Health concerns when tending to Tahoe-Truckee backyard chickens | TahoeDailyTribune.com

Health concerns when tending to Tahoe-Truckee backyard chickens

Gina Kang
Special to the Tribune

These backyard chickens are owned by Morgan Goodwin, Truckee's vice mayor.

TRUCKEE, Calif. — Backyard poultry is becoming more popular, and we are seeing more chicken coops in the Truckee/Tahoe area. Raising chickens is a fun and healthy way to produce eggs for your family, but there are health implications to consider when raising your own poultry.

According to the Center for Disease Control (CDC), in 2012 there were a record number of outbreaks of salmonella associated with backyard flocks.

Live poultry such as chickens, ducks and turkeys are carriers of salmonella. Salmonella may not cause sickness in birds, but can cause illness when passed to people.

Salmonella is a bacterium that is passed through fecal matter, and it may get on beaks, feathers and feet. Housing, water dishes and soil can also get contaminated with salmonella.

Hands should be washed immediately with soap and water after handling birds. Children should also be supervised and their hands cleaned thoroughly after handling of birds.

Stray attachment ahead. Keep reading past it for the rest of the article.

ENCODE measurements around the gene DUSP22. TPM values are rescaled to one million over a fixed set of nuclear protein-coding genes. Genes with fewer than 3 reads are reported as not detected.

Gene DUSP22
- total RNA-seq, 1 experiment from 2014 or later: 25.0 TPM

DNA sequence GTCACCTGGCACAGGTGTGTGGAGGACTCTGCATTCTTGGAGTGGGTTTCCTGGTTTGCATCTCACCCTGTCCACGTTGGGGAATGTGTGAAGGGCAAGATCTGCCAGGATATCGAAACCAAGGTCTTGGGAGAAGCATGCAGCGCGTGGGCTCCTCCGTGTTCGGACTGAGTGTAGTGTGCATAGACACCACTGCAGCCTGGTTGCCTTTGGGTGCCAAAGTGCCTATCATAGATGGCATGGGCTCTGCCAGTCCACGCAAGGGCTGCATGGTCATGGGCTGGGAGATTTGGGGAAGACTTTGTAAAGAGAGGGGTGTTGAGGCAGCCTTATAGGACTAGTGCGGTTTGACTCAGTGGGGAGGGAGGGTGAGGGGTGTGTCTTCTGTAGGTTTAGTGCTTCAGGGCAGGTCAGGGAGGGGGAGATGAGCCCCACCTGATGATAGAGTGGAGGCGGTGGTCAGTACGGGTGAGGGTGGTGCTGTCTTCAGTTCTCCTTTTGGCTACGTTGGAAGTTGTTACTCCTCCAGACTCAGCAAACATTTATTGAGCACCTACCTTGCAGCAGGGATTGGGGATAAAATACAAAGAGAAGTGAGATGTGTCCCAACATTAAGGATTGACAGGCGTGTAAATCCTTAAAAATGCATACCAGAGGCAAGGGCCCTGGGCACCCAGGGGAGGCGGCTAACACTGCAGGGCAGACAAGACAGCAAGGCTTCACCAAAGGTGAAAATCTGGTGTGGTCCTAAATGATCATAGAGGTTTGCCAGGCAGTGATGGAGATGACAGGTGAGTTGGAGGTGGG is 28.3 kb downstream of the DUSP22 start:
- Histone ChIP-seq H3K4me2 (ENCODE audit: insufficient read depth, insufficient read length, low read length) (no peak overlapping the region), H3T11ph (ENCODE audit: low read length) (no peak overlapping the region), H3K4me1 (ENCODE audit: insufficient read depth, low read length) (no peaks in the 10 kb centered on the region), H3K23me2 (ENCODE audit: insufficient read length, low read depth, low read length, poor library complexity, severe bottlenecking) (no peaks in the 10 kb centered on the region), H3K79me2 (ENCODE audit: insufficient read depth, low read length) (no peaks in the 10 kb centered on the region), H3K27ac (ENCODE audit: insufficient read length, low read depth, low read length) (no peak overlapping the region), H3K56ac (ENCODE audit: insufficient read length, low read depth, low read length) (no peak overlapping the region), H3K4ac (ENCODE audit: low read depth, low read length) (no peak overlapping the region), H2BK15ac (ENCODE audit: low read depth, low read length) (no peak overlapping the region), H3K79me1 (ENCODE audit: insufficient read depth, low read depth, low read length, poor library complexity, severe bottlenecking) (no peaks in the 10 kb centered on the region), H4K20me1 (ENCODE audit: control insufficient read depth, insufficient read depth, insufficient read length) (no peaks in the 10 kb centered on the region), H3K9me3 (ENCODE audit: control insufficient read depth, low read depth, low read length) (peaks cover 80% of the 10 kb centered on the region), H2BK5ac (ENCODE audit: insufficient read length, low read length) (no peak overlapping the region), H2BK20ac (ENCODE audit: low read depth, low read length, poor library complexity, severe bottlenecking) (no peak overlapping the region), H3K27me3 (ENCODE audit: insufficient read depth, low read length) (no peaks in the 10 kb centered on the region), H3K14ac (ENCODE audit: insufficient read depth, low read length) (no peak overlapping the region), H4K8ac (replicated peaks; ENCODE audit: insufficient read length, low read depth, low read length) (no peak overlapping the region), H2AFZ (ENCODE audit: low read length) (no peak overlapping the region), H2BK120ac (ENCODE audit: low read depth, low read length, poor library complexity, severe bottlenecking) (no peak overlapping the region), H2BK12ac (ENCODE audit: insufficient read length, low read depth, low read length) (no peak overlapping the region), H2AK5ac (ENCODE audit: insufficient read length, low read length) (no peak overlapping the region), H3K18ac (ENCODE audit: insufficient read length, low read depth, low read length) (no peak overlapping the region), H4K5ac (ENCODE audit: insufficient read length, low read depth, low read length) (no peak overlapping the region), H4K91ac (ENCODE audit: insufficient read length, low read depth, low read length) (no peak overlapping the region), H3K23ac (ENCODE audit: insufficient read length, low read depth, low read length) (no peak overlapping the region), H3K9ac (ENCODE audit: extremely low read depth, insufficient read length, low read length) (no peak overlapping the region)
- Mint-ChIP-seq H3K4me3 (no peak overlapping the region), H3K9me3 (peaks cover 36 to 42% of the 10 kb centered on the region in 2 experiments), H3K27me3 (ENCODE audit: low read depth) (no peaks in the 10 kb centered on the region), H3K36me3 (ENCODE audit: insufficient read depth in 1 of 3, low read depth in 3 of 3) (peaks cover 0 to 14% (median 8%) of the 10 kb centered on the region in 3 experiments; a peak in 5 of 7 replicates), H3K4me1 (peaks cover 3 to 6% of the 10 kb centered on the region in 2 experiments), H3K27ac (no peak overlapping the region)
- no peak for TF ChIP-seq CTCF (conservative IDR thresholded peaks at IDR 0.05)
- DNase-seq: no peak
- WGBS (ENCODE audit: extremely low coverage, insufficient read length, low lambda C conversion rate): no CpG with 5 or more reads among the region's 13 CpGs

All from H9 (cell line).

The CDC recommends that children under the age of 5 and immunocompromised patients avoid handling backyard poultry. It is also recommended not to allow poultry into your home, as the reported outbreaks have been associated with birds spending time in the household.

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Residents of the Truckee/Tahoe area can have wildlife such as coyotes passing through the backyards. Ensure that you have a secure enclosure for your chickens that protect them from predators such as coyotes.

For more information regarding salmonellosis in backyard poultry, please visit the CDC website at cdc.gov/features/salmonellapoultry.

Dr. Gina Kang, DVM, MS, lives in Truckee and is the owner of Doctor's Office for Pets on 10939A Industrial Way #101, Truckee. Visit doctorsofficeforpets.com to learn more.

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